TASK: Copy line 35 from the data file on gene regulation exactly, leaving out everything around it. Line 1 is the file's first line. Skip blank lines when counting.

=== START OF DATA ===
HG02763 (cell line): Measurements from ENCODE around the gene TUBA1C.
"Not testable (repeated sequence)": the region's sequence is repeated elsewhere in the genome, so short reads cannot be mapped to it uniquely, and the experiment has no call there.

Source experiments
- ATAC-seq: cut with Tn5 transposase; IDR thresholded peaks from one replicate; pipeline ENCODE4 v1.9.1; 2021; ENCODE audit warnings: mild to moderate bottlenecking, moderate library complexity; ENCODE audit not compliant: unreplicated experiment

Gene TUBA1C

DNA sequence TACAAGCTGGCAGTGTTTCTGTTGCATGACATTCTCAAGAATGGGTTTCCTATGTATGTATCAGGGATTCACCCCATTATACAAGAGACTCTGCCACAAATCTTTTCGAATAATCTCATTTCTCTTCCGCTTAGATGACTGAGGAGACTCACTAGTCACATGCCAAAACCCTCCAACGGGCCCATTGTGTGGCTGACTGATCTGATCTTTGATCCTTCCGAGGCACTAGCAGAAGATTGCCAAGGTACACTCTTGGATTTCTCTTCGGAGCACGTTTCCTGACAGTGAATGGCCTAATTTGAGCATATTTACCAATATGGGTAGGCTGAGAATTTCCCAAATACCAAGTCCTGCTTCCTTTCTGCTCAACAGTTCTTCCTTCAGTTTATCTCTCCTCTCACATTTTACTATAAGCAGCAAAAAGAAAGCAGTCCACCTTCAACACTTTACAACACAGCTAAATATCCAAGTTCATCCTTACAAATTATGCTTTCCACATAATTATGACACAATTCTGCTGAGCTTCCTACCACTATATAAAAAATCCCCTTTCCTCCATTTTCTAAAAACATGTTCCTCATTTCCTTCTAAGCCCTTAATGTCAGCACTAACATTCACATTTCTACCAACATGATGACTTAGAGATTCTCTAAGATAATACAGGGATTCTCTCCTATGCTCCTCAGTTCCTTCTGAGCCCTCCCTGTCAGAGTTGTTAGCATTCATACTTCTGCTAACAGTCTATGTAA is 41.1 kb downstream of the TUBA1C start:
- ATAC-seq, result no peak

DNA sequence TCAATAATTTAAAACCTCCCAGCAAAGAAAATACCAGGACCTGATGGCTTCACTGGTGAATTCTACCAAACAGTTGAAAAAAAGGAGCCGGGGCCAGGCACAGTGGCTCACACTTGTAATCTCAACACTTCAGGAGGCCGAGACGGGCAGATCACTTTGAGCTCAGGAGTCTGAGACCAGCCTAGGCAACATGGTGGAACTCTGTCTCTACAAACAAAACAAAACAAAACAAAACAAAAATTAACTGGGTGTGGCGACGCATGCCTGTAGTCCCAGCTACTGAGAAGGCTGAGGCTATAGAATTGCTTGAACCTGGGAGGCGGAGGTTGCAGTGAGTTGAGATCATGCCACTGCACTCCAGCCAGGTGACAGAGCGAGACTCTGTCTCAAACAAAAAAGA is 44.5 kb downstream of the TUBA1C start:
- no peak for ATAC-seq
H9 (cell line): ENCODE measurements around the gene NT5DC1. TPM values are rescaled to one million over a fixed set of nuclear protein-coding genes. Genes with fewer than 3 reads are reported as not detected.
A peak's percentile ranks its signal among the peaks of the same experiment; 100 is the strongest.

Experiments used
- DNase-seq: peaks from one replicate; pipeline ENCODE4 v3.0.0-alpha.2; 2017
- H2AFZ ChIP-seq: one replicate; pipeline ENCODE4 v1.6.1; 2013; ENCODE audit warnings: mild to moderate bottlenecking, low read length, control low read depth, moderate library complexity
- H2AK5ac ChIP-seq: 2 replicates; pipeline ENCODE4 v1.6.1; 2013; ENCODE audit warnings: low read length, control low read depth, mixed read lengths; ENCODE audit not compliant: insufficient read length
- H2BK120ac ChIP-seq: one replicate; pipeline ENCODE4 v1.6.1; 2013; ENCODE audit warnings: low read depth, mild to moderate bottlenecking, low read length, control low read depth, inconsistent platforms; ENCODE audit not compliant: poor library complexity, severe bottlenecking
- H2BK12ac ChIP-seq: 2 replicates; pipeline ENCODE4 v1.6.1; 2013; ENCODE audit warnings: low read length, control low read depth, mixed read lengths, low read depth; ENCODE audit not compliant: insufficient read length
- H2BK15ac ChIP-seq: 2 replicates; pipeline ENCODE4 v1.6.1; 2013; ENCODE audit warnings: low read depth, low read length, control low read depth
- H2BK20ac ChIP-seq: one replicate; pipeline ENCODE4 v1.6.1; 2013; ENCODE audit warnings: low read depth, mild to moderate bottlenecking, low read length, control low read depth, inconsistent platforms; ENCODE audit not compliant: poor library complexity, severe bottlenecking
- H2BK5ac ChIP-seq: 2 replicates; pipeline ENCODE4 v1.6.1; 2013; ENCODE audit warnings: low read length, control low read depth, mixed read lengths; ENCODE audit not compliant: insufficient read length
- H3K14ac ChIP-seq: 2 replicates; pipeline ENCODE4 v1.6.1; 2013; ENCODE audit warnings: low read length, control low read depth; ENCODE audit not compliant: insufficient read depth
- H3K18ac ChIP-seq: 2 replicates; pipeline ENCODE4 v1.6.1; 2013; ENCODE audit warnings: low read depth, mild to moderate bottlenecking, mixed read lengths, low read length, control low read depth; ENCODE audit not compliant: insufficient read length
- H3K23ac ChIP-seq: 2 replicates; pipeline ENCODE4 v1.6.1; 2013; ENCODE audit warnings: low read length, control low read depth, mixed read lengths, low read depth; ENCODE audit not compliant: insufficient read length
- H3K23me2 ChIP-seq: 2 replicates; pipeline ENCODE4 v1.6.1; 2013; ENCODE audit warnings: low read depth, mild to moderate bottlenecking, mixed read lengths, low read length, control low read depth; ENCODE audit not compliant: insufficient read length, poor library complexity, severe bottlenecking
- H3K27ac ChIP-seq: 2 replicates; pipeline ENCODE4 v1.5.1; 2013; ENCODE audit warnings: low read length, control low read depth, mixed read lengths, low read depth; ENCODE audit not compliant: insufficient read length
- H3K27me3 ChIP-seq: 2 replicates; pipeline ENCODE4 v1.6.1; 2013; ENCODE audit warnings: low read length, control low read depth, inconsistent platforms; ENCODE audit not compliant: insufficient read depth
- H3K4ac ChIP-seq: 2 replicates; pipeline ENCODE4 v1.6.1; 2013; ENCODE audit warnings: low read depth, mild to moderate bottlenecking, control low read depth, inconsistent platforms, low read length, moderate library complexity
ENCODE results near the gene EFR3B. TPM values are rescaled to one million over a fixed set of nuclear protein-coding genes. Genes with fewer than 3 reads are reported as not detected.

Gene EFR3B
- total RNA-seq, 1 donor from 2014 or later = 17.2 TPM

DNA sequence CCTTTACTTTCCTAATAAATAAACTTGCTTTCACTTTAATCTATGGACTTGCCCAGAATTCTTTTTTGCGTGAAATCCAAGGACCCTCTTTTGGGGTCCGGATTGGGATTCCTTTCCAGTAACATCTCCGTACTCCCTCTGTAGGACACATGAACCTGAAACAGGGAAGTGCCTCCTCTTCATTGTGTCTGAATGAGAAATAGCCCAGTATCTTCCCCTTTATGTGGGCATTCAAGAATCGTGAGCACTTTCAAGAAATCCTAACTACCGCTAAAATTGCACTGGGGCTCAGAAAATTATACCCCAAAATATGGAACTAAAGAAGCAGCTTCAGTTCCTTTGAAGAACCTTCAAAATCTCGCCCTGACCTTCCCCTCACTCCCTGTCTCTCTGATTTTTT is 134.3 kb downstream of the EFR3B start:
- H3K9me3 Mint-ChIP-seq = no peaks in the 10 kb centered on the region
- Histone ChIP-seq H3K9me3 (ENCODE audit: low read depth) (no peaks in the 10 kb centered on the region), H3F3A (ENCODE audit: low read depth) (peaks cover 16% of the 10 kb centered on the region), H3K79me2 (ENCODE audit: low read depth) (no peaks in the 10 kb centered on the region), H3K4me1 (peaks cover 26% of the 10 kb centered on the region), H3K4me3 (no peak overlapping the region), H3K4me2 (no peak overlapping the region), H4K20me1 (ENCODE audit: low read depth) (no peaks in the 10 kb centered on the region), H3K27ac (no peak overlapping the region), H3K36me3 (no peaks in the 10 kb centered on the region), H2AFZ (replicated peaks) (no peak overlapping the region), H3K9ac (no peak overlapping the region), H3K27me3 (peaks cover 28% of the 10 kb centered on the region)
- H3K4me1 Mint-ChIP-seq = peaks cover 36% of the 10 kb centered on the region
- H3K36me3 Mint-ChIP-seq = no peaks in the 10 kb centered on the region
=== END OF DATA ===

- H3K36me3 Mint-ChIP-seq = no peaks in the 10 kb centered on the region